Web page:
In order to better understand the cases of your application, you can note them as user stories. There are different ways to identify and describe a software’s user stories. You can talk to stakeholders, try out the software application your team works on or read the wiki. Also you can take a look in the task tracking board for tasks that are done to see which functionality is already implemented in the application. When you enter user stories in your note repository, make sure you tag them with abbreviations from your glossary, so your knowledge-base is connected. However, it depends on the complexity of your application and you might not need to include User Stories for your current project.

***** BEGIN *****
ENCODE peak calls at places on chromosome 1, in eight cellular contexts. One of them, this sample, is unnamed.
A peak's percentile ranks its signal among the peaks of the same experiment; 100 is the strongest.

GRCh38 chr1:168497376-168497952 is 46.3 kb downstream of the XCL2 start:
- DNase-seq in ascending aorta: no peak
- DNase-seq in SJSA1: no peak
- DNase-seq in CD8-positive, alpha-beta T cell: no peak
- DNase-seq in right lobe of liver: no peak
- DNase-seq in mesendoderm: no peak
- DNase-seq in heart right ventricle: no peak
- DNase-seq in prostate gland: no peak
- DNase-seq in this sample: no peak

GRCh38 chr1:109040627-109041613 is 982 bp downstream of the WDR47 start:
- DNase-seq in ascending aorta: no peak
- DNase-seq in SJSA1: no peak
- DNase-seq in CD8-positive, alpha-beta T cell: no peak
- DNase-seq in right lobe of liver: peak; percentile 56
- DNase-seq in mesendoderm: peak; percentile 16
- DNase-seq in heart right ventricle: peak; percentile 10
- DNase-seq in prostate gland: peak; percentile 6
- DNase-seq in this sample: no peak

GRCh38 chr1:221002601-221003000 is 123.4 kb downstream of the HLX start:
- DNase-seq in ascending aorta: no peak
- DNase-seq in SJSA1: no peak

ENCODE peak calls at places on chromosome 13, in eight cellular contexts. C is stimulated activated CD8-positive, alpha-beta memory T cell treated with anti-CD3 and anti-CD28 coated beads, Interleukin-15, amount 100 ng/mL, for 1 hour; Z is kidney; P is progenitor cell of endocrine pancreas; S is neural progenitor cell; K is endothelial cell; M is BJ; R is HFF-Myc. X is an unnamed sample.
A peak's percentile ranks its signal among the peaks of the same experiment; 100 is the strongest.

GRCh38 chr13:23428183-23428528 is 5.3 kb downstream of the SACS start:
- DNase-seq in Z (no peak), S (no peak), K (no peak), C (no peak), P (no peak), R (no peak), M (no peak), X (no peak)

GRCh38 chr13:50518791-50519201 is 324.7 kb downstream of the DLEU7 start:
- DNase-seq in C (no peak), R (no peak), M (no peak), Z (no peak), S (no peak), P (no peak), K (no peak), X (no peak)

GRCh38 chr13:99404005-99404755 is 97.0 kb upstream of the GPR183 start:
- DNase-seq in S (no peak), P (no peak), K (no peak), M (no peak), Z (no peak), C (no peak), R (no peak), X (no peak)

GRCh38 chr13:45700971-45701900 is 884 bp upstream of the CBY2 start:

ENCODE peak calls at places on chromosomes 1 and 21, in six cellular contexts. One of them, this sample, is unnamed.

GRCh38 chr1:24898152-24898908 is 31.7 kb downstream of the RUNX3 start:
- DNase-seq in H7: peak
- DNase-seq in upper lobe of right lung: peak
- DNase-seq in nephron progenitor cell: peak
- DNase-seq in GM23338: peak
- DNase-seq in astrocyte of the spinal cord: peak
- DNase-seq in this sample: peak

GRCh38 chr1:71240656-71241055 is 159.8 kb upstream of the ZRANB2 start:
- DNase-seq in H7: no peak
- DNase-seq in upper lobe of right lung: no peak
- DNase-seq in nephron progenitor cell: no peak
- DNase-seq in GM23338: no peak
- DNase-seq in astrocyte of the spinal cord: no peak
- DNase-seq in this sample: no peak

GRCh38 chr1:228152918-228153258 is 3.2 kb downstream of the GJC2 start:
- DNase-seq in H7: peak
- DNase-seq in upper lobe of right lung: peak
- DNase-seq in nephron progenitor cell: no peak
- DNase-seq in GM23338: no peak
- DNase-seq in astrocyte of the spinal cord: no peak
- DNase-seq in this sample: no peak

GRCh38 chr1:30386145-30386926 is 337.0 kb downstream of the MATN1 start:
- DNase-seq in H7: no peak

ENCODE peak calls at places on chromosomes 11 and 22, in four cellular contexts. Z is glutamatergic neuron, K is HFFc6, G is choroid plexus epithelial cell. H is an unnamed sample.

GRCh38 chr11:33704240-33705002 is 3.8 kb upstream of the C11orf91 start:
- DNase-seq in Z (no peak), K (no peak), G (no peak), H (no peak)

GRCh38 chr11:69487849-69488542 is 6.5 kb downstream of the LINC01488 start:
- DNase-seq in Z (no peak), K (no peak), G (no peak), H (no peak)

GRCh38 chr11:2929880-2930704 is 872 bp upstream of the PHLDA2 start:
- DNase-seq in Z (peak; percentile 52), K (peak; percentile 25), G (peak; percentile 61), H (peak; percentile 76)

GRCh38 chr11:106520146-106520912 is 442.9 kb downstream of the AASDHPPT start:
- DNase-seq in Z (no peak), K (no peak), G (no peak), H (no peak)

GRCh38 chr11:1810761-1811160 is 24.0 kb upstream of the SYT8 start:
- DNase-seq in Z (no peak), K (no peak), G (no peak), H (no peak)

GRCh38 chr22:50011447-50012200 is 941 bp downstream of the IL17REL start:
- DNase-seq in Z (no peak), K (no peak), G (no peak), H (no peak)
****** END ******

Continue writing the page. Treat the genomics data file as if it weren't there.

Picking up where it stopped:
In order to get an overview of the software’s structure, a diagram of the architecture with its components can help. It will provide you with information about how components are connected and which interfaces of the software exist. If the software uses specific frameworks, it will, of course, be of much help to read related books and tutorials. Like the User Stories, make sure to tag your notes with abbreviations from the glossary.

Login Credentials

Depending on the project infrastructure, your login credentials may be easy to maintain or unmanageable. For security reasons, it is important that you use different passwords for different applications. In order to manage them, you need to encrypt and store them in a password manager application like KeePass.


You should seek information as quickly as possible on how to access important services such as the wiki or ticket management system etc. Further, you need to know which tools can be used for specific services, how you can monitor the service, as well as the location of these tools. Also try to quickly identify individuals that can provide you with access to the infrastructure for a swift start.